La Force : Cynthia Girard, gouache sur papier, 30 x 40 cm, 2009 courtesy marieclaudebouthillier.org

The Hanged Man is a card that represents how we can choose to remain inactive and let fate determine the outcomes - our ability to 'let go.' Stéphanie Béliveau's interpretation of this card clearly shows this, with the figure of Le Pendu being very similar to the original Tarot. Béliveau's work looks like it has gone through the photocopier a few times and the use of mixed materials gives this monochrome piece a grungy and edgy look. What makes this card even more interesting is the tranquil smile on the face of The Hanged Man, which I think is appropriate to the card's symbolism of self reflection.

Lucky Number 13: The Unnamed Arcana, (which also commonly called the Death card). This card typically depicts a skeletal Death wielding his scythe. You would think that this card forewarns ill-fortune, but it's quite the opposite. According to the Tarot this card signifies change and new beginnings. Patrice Fortier has used collage in this representation of the card; where Death is dressed in what looks like golfing attire. Beneath Death, we see cut out dolls' heads buried in the ground. This card uses the symbolism of 'the harvest' to portray change and re-birth; and maybe these dolls heads represent ideas that are waiting to grow and develop. This version of Sans Nom has been finished off nicely with gold leaf in the boarder and the Number 13.

La Tempérance stands out considerably in this collection. Marie-Claude Pratte's style is fluid, bold and quite dark in comparison to many of the feminine pieces in Le Tarot de Montréal. The meaning of this card is reconciliation and harmony, and the traditional Temperance shows an angel pouring liquid from one pitcher to another. In Pratte's depiction of the card we see more of a fallen-angel (a jukie-esque woman with an angel tattoo on her upper arm). This piece is a bit more provoking than some of the other works in this collection, but not as uplifting. To me this contradicts the cards meaning of harmony and equilibrium; but perhaps this interpretation is more about the hope of finding balance and harmony.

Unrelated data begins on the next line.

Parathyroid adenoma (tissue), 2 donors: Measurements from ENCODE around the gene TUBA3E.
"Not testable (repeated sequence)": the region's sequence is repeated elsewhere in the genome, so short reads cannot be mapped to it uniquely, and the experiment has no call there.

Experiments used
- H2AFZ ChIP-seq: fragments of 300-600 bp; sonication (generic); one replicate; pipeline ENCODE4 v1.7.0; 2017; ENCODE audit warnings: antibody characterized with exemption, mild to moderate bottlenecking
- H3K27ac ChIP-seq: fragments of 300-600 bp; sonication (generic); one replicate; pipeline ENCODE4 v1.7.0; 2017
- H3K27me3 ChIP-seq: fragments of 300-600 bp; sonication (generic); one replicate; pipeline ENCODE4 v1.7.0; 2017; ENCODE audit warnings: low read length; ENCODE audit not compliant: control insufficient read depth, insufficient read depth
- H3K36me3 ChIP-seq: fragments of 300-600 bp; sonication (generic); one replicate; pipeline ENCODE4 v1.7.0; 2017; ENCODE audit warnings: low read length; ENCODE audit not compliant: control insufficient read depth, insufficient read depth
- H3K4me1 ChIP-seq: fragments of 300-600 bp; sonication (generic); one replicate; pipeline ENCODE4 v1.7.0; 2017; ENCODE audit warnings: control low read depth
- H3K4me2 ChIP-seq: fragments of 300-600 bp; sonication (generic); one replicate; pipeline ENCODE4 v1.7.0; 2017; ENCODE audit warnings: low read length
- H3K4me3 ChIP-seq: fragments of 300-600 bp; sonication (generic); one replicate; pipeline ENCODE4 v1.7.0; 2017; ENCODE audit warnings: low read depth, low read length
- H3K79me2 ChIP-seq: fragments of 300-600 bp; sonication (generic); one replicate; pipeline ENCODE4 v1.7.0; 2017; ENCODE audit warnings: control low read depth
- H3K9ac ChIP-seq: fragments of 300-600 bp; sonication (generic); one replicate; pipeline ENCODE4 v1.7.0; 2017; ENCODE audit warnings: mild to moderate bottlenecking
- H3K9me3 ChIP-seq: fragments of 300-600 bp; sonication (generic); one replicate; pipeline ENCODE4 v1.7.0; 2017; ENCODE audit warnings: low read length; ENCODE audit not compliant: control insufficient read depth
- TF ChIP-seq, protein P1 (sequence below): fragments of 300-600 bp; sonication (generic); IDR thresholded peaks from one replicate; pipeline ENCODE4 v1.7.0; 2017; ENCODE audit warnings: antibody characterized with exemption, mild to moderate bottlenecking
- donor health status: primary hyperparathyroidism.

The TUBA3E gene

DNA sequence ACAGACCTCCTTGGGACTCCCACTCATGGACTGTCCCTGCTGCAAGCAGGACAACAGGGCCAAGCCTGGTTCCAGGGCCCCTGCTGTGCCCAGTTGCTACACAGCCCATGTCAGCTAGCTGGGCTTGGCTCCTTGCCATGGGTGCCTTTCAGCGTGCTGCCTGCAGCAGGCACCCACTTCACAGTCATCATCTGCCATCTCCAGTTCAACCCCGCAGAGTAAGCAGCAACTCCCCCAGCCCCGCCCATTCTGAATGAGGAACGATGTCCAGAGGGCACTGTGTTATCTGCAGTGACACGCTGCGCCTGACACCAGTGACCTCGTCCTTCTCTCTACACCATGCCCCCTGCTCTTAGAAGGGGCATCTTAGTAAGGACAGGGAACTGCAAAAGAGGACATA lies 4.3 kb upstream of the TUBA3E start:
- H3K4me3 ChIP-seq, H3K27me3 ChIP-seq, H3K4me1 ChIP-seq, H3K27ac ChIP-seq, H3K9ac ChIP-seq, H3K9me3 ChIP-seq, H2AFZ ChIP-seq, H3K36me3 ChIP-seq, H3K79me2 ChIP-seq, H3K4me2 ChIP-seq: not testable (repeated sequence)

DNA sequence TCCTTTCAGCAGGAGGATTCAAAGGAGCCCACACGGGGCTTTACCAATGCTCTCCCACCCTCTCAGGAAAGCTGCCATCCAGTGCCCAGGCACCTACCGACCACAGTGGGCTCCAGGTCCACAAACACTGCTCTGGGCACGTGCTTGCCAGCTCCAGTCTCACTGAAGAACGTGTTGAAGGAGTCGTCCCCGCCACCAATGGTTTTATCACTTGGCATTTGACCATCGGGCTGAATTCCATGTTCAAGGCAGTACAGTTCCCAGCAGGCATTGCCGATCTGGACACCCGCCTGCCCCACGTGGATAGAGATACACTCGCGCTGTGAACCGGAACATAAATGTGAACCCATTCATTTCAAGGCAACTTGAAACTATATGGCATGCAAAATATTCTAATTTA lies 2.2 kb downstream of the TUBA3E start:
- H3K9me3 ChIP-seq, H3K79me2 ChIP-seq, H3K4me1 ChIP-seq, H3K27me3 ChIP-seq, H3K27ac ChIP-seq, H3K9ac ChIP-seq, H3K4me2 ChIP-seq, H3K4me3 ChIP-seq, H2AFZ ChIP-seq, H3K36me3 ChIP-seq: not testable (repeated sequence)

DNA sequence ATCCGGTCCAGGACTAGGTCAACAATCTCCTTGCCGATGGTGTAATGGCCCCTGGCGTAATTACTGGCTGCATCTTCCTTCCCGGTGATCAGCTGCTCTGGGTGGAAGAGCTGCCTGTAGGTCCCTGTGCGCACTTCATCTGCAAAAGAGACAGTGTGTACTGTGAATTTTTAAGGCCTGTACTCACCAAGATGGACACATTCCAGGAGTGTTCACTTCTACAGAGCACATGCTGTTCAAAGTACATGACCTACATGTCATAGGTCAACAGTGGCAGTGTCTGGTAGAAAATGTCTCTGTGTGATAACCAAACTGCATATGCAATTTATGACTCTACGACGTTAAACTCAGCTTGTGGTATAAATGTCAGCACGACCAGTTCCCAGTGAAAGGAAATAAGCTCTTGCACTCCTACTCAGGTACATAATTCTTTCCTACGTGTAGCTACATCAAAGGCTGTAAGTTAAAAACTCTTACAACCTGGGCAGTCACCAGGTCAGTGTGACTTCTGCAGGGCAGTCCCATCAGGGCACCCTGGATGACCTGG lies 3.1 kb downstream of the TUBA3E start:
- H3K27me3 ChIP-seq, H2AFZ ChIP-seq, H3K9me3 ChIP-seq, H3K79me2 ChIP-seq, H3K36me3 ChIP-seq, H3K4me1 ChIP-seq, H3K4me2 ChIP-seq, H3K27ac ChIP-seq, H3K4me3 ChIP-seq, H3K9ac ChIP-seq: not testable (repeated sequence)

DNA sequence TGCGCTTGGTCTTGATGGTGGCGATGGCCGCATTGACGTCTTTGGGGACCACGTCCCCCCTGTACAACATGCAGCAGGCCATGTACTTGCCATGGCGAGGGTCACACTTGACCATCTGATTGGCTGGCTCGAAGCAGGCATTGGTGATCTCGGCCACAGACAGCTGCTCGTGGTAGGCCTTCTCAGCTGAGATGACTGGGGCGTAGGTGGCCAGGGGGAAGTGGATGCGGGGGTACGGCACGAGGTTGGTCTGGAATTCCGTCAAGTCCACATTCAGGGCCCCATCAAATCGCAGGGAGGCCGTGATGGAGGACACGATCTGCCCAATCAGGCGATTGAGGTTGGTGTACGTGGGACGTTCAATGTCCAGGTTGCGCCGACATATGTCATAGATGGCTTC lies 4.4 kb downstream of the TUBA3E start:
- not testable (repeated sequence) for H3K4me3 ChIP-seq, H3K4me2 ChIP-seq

La Tempérance : Marie-Claude Pratte, gouache et acrylique sur papier, 30 x 40, 2009 courtesy marieclaudebouthillier.org

For a card representing The Devil, Max Wyse has created what I think is a bright and punchy art work. This collage of pastel and ink has a limited colour platelet of cool hues from lime green to a touch of aquamarine, watermelon tones and a hint of yellow. Le Diable has been represented here as a creature with four human legs and a green silhouet of a head placed at the intersection of the legs. Wyse showcases his skilled line work in this piece, and we see this especially in the detailed drawings of the two cobra heads that The Devil is perched upon. This hybrid human-spider devil is backed by the familiar five-pointed star on the pastel green and pink background.

The House of God card (also referred to as The Tower in other Tarot versions), usually indicates catastrophe and ruin brought on by our own ego. Traditionally the card shows two people falling from a tower struck down by lightning; the force of God. In Sonia Haberstich's representation of La Maison-Dieu the ill-fortune associated with the card is lost, as her animated and bold style makes her work quite entertaining. With the array of mixed materials ranging from ink, beads, glue, digital image and other craft objects – the collage is so bright and busy it looks like a candy store. The presence of God is shown as a sleepy omniscient eye watching down on the two figures that look like garden gnomes. This piece has this soft, textile sense to it, and looks almost edible! (But I wouldn't try it; I think the craft stick-on-eyes are a bit of a choking hazard…)